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3.3V CMOS processor driving a device with Vih higher than processor Voh?

Started by Dave Boland July 25, 2005
I need to drive a 5 volt ADC (LTC1863) to be able to use a 
Vref of 4.096 volts.  The Vih of the ADC is 2.4 volts.  The 
processor is a 3.3 volt xMOS with a Voh of 2.6 volts 
(measurements show it to be 3.1 volts with no load, but the 
processor spec. says 2.4 volts at 3.0 volts).  So I have a 
200 mV margin.  Anyone done something like this, and how 
reliable is it?

To get an idea of what I could do, I looked at the 
development kit schematics and saw that it was driving a 
PCA8550 I2C EEPROM.  The spec. says its Vih is 2.7 volts. 
Now how (or why) would someone develop a kit that seems to 
have a -100 mV margin?

Since I want the design to be reliable, I would really like 
to hear from some of you with design experience.


Thanks,
Dave

On Mon, 25 Jul 2005 20:22:11 GMT, the renowned Dave Boland
<NODARNSPAMdboland9@stny.rr.com> wrote:

>I need to drive a 5 volt ADC (LTC1863) to be able to use a >Vref of 4.096 volts. The Vih of the ADC is 2.4 volts. The >processor is a 3.3 volt xMOS with a Voh of 2.6 volts >(measurements show it to be 3.1 volts with no load, but the >processor spec. says 2.4 volts at 3.0 volts).
Usually CMOS outputs swing very close to the power rails, with no load. The only static load on your output is leakage currents. Are you sure about the 3.1V measurement? Did you use a bench multimeter or a scope? I'd be surprised if the difference is more than a couple of tens of mV with no load. If it's a Z8 Encore! that you're working with , the 2.4V spec is with a (relatively) massive 2mA load on the output.
> So I have a >200 mV margin. Anyone done something like this, and how >reliable is it?
It's commonly done and is reliable. The output swing is typically essentially hard to the rails unless you've got something odd with your processor, so 3.3 is a pretty good drive for a TTL high (2.4V minimum). If the 3.3V device has CMOS-level or ST inputs, that's another matter. The Vih and Vil of "TTL" level CMOS inputs change with supply voltage, but not proportionally. When you have two entirely different supply regulators, of course, you have to consider worst-case for both.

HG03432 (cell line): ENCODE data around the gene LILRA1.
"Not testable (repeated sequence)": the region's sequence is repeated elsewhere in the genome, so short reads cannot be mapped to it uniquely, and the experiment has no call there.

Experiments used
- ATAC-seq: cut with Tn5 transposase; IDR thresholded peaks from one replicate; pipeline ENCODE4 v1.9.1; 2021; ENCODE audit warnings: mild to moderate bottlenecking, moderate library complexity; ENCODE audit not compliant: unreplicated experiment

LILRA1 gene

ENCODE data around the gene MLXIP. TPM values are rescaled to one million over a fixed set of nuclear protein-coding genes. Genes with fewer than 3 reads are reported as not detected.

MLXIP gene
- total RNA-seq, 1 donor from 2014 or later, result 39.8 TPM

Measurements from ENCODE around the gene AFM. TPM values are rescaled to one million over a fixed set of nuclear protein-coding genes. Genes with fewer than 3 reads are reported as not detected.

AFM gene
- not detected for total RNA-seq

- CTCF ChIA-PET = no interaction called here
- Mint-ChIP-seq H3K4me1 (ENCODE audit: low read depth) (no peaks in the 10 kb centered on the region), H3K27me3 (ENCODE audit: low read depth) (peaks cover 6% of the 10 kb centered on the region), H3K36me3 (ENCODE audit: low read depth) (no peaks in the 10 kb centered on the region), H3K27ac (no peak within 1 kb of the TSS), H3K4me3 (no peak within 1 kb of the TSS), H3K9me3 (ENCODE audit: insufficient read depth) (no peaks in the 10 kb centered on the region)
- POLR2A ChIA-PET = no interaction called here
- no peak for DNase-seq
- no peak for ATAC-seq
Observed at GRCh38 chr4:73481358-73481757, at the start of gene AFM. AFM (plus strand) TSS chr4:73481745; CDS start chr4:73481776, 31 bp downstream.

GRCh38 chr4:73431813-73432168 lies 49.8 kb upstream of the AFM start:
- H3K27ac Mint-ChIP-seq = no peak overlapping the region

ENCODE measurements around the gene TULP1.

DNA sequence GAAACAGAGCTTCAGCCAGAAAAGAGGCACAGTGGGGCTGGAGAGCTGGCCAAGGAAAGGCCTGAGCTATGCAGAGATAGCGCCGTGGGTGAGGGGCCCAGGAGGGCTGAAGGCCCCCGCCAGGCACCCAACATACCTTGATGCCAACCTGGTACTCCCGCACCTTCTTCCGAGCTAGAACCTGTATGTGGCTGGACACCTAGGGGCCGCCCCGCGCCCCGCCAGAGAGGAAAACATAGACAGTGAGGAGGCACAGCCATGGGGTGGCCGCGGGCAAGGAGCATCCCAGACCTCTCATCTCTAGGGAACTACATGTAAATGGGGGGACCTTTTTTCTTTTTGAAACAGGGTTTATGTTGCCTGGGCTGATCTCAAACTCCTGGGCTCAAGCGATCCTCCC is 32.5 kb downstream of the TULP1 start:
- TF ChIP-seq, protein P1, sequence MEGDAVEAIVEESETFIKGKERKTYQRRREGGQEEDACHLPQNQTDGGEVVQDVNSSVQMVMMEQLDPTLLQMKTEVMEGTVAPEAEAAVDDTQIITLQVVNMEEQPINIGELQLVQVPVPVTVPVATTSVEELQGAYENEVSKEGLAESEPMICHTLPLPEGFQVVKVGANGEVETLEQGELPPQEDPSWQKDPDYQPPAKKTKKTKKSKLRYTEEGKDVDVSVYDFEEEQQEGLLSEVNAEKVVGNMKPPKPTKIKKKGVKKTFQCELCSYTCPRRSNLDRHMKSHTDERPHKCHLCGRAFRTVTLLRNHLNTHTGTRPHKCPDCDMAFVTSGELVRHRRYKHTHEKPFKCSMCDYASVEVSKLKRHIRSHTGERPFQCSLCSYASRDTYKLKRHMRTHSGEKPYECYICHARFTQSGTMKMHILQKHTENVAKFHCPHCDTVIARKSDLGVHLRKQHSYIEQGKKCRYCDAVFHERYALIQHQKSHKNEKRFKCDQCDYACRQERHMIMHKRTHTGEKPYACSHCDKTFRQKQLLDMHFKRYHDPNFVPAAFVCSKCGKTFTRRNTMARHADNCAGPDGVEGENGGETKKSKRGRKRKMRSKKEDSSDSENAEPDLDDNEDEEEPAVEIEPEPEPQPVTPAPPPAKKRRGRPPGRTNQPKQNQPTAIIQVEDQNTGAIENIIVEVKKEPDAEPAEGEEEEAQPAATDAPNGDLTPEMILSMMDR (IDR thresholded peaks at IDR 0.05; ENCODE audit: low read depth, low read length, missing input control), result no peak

>To get an idea of what I could do, I looked at the >development kit schematics and saw that it was driving a >PCA8550 I2C EEPROM. The spec. says its Vih is 2.7 volts. >Now how (or why) would someone develop a kit that seems to >have a -100 mV margin?
SCL and SDA will be driven by an open-drain output with pullup to Vdd, so the Voh on the datasheet doesn't really apply. Again, there are only leakage currents. Maximum input current (70&#2013266096;C) is 12uA on SCL/SDA, so with a 10K pullup that will mean 120mV of drop across the pullup resistor. You have to add any other leakages in your circuit (probably just the output leakage on the micro) if you want to check how much margin there is.
>Since I want the design to be reliable, I would really like >to hear from some of you with design experience. > > >Thanks, >Dave
Best regards, Spehro Pefhany -- "it's the network..." "The Journey is the reward" speff@interlog.com Info for manufacturers: http://www.trexon.com Embedded software/hardware/analog Info for designers: http://www.speff.com
Spehro,

I used my trusty (??) Radio Shack DMM, but you are correct 
that most of the readings were very close to the Vdd of 3.3 
volts.  I like to take the worst case assumptions for a 
design because electrons (or software) don't wear rose 
colored glasses.

The processor is actually a eZ80 Acclaim (very good guess I 
might add!), but it will likely be similar to the Encore. 
Still, I like to use that worst case (well, within reason) 
concept to keep me out of trouble.

I forgot that the I2C is open collector (drain), so I should 
not have brought this into the discussion.  There are a 
number of other devices that have a Vih of 2.4 volts, and 
all are xMOS.  So it looks like a plan.

Thanks again Spehro!


Dave,

Spehro Pefhany wrote: